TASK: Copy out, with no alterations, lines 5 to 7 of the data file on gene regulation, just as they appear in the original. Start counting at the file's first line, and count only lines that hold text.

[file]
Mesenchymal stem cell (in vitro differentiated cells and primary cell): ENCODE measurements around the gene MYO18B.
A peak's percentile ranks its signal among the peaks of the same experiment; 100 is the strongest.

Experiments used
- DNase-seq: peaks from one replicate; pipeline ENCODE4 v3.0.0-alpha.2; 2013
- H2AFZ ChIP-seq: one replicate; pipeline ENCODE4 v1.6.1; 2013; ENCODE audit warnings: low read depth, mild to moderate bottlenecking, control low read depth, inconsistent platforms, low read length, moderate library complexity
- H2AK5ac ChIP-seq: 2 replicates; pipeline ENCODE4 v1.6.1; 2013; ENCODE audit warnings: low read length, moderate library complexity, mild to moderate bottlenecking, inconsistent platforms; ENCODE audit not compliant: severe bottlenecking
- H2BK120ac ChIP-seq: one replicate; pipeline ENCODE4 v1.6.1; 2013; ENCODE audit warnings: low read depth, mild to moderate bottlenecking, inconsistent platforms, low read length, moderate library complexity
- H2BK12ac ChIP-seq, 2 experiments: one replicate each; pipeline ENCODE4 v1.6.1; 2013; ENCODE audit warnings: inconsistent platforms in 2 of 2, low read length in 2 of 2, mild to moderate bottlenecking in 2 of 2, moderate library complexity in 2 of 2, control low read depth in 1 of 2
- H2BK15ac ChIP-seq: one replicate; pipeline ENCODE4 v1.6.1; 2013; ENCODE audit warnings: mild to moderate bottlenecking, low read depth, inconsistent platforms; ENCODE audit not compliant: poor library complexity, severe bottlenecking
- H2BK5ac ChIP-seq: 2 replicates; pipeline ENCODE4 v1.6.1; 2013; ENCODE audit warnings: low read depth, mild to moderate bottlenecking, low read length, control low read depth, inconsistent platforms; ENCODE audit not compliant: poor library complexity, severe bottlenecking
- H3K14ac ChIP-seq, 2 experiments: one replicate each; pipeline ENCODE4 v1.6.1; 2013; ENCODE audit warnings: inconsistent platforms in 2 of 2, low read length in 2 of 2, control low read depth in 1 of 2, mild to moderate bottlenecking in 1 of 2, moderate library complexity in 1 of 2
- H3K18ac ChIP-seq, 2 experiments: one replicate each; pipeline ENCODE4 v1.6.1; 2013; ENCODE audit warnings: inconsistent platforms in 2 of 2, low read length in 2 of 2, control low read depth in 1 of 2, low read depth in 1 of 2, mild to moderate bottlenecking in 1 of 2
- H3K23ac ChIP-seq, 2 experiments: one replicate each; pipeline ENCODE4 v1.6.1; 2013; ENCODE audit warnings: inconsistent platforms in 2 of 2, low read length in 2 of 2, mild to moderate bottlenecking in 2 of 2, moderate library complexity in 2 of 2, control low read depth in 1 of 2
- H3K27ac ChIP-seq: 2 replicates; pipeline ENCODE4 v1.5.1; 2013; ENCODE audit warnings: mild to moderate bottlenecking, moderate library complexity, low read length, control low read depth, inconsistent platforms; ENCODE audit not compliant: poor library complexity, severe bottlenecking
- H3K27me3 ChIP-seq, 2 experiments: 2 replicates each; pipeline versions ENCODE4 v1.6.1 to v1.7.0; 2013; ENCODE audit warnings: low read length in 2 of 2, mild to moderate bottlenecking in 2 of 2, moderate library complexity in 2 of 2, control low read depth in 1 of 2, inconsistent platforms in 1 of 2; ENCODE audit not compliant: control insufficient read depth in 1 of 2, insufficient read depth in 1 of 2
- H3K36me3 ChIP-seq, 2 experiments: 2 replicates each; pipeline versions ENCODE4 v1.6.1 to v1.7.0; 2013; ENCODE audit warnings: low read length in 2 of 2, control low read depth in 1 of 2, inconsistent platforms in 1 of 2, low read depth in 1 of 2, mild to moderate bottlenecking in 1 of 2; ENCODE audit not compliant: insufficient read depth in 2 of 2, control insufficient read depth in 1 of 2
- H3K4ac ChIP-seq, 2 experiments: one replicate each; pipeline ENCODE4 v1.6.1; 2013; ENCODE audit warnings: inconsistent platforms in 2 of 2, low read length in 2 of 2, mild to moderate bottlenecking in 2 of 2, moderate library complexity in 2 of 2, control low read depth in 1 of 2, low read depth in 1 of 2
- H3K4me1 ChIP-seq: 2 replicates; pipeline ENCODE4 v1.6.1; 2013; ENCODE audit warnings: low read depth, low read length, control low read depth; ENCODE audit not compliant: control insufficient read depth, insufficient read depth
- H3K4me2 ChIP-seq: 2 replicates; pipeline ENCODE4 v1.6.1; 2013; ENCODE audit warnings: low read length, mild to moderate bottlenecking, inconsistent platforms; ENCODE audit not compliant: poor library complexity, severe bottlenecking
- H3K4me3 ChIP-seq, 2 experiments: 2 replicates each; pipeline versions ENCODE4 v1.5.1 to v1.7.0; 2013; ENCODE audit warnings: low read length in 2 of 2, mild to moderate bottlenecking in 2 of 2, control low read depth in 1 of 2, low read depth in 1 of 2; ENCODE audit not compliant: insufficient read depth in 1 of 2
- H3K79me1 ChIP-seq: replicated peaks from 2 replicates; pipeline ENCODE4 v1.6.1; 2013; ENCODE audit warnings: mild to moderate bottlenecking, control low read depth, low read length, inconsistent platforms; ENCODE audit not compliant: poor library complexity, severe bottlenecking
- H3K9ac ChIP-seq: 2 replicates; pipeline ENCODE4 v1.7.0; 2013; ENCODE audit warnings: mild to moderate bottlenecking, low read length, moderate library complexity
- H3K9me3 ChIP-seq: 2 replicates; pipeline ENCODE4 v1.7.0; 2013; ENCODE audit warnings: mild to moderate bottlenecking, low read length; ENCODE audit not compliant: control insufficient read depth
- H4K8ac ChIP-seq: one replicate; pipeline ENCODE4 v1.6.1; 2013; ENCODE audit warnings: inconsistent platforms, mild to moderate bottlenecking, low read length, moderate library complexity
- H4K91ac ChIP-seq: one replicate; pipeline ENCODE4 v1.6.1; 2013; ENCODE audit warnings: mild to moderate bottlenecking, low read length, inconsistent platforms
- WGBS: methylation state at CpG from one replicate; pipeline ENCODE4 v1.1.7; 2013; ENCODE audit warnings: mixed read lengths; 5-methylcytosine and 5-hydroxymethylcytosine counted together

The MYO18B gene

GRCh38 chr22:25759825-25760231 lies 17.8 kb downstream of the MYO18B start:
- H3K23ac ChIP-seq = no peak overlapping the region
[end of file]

- H2AFZ ChIP-seq: one replicate; pipeline ENCODE4 v1.6.1; 2013; ENCODE audit warnings: low read depth, mild to moderate bottlenecking, control low read depth, inconsistent platforms, low read length, moderate library complexity
- H2AK5ac ChIP-seq: 2 replicates; pipeline ENCODE4 v1.6.1; 2013; ENCODE audit warnings: low read length, moderate library complexity, mild to moderate bottlenecking, inconsistent platforms; ENCODE audit not compliant: severe bottlenecking
- H2BK120ac ChIP-seq: one replicate; pipeline ENCODE4 v1.6.1; 2013; ENCODE audit warnings: low read depth, mild to moderate bottlenecking, inconsistent platforms, low read length, moderate library complexity